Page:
I had a long session in the darkroom on Monday. I haven't really been in much over the summer, what with our visitors here and everything and I was feeling the need. It ended up a much longer session than anticipated, though. I'd tried lith developing once before (using Foma MG Classic 131 paper) and was pleased with the results so the plan this time was to try Ilford's Fibre Warmtone paper. Now some folk say the Ilford paper doesn't lith but Bob Carnie over there in Toronto appears to get it to work for him. He's even posted a couple of videos on it. The trick, he reckons, is to pull the print well before you would usually do so and then it comes to life in the fixer.
It's probably me, but I couldn't get it to work. I pulled the print early all right - that bit was straightforward, but when I dumped it into the fix nothing happened. Now if I'd been anyway organised at all I would have cut up a sheet and tried a small print first, but that would have been far too sensible. So...one large sheet of fibre paper in the bin. Not a great start to the afternoon.
So I retreated to the relative safety of the Foma paper for the rest of the afternoon. The only thing I can think of, with regard to the abject failure of the Ilford paper, is that while Mr Carnie was using Fotospeed's lith developer I was using Moersch Easylith. Would that have made a difference? Dunno - but when I run out of the Moersch developer I'll get some Fotospeed and try the Ilford paper again.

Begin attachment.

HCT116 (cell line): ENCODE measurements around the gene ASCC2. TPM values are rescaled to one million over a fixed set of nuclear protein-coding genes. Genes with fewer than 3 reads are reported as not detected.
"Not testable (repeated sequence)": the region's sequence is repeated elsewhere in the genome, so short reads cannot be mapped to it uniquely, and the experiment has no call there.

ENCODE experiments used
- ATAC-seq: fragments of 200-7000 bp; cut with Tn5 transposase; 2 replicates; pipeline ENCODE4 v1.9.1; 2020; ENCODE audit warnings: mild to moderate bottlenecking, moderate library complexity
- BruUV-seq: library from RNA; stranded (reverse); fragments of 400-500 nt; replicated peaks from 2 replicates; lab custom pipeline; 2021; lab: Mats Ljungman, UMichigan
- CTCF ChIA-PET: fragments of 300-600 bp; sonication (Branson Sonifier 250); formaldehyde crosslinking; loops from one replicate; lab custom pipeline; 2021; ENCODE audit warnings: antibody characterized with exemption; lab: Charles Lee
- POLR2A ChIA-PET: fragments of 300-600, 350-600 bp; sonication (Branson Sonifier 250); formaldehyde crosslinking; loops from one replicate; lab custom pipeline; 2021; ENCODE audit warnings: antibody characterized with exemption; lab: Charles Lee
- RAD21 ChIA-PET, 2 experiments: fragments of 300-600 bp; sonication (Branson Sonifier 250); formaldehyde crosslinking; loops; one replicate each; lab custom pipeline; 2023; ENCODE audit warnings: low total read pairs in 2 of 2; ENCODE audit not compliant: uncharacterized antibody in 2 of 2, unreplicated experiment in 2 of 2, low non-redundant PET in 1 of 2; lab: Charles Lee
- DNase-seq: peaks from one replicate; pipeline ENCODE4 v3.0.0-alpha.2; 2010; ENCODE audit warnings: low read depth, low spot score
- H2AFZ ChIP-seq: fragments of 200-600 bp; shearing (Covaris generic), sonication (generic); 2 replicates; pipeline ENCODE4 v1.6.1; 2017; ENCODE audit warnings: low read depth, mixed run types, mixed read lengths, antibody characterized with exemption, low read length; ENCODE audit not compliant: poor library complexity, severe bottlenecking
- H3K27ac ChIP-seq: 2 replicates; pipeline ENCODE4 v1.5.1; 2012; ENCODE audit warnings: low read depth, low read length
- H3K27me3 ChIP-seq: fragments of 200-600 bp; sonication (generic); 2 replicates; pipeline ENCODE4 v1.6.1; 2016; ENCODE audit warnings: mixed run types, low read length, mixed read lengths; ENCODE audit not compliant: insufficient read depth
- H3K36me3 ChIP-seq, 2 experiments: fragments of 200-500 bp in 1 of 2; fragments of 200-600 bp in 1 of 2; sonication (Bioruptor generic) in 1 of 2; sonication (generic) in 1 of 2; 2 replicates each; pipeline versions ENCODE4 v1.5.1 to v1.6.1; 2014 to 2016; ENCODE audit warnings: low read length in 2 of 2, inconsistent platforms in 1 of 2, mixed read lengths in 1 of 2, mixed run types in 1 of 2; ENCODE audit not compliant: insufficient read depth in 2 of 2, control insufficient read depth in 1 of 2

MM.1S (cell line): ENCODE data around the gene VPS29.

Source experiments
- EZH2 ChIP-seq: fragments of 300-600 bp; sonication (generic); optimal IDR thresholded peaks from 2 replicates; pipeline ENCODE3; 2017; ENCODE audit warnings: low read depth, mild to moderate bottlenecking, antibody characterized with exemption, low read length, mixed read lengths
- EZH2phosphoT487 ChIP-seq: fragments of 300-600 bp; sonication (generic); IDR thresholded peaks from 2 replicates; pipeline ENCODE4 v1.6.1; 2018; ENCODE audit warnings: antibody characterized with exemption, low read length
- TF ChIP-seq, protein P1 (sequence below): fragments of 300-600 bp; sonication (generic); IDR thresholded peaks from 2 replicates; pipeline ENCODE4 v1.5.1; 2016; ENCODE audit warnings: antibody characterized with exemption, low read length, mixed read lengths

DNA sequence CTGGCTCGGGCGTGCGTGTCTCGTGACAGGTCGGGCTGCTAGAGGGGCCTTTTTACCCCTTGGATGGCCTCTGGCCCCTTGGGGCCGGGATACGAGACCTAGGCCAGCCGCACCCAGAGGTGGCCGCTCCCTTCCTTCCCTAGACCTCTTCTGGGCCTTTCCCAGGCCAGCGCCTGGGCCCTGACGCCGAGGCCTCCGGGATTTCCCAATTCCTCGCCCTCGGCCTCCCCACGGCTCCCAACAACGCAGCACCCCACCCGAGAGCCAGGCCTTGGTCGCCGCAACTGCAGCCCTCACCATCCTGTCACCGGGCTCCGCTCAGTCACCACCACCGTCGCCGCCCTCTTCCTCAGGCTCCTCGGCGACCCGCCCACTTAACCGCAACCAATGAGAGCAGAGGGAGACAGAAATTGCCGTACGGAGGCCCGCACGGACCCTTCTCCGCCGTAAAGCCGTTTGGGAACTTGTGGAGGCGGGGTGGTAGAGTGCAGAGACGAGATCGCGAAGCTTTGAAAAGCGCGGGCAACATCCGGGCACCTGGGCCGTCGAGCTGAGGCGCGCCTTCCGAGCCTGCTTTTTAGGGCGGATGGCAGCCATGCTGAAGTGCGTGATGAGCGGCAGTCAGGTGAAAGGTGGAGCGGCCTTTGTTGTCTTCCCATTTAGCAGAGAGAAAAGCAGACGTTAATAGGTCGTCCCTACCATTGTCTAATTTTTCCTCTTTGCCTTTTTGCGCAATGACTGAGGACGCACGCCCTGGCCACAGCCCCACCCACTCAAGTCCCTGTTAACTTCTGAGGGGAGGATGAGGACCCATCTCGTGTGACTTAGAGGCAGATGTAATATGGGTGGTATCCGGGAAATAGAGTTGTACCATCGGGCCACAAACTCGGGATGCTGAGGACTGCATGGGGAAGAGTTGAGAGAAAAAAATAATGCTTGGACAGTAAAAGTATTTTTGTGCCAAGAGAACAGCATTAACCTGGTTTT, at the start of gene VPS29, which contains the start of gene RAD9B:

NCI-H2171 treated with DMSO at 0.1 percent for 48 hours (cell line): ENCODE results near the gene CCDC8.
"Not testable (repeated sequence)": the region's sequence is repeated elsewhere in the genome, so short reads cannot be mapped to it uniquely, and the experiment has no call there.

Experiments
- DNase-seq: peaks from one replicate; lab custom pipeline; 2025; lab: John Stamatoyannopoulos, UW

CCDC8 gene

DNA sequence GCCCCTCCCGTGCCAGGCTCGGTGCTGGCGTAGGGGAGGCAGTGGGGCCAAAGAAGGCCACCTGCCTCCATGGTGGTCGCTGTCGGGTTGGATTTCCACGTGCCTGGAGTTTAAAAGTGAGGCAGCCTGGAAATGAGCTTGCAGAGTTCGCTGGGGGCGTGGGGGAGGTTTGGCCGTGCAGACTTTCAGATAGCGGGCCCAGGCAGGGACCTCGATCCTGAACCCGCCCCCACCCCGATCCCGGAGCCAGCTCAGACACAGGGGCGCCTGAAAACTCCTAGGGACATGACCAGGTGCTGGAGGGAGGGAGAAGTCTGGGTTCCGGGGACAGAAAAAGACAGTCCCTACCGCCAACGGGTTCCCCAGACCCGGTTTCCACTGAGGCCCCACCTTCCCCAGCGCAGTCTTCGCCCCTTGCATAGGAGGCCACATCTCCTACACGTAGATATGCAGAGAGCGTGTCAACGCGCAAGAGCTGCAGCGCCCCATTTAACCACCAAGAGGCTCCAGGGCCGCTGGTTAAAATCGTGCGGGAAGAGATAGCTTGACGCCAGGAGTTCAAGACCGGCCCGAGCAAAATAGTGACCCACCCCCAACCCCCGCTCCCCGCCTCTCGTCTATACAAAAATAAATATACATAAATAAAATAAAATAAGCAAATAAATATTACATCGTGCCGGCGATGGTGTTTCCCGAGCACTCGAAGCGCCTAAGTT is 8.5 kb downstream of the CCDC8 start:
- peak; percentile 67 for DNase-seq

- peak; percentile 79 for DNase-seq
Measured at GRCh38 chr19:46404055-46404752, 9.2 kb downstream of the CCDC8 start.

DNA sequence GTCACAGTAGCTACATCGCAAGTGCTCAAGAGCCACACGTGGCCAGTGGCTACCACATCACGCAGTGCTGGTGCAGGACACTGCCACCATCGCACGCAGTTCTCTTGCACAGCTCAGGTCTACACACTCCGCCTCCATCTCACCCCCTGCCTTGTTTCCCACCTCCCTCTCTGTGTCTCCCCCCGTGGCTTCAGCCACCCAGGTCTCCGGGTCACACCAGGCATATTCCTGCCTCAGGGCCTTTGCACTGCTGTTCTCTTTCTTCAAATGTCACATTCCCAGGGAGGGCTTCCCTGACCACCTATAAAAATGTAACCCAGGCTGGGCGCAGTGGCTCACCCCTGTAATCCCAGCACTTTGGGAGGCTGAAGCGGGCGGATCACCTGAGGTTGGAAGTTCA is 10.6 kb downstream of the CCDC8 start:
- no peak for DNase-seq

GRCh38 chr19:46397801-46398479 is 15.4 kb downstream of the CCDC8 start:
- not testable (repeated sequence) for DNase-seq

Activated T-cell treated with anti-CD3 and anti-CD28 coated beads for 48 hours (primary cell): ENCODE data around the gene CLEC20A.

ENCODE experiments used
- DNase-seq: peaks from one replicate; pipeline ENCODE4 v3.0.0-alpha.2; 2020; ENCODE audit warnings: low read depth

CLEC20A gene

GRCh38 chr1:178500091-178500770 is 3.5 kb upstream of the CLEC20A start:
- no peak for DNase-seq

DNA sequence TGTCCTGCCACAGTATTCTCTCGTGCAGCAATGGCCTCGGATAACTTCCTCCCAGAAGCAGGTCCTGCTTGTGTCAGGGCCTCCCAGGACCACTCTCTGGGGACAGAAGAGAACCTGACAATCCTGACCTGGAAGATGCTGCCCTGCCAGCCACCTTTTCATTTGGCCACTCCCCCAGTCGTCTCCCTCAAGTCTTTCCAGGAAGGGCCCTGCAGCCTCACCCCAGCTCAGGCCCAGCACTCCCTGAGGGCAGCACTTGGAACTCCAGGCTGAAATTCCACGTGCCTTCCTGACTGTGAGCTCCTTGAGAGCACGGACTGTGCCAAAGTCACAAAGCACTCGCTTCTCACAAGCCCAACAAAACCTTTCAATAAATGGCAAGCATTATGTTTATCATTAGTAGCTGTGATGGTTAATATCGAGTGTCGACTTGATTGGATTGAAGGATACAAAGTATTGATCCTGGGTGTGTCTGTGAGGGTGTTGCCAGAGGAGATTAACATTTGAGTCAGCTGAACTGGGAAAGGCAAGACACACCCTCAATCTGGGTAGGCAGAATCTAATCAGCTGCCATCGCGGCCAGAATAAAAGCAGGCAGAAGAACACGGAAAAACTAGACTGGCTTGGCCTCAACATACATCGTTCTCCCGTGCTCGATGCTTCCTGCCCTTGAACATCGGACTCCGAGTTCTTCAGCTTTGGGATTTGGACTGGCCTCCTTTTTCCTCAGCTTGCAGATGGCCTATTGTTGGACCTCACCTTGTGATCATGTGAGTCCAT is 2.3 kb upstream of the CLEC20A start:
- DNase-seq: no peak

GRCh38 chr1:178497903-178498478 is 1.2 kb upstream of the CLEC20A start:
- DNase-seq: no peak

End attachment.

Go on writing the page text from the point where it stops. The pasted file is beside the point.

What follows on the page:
It doesn't take long for the developer to exhaust. After the failed Ilford attempt and about 6 Foma prints, of 9.5x12 size, things started taking a lot longer. The first few Foma prints started coming up after about 5 minutes and by 8-10 minutes I was pulling them from the developer. I think my 7th print was up to about 20 minutes before the blacks had reached anything like a tone I was happy with. The thing is, the times just suddenly started getting significantly longer, without warning. And for the 8th print nothing was happening at all after 20mins. The instructions seem to suggest making up fresh solution for every print, which seems a bit excessive but clearly after a few prints a bit of replenishment is required. I mixed another litre of develop on the fly, 20ml of solution A and 20ml of solution B and fired it into the tray and the image came up. But it was another 10 minutes or so before I pulled it, so 30 minutes in total. Too long sit-standing and agitating the tray. Actually as I write this I seem to remember writing something similar after my first lith session - which just goes to show that I should have made some decent notes at the time. D'oh!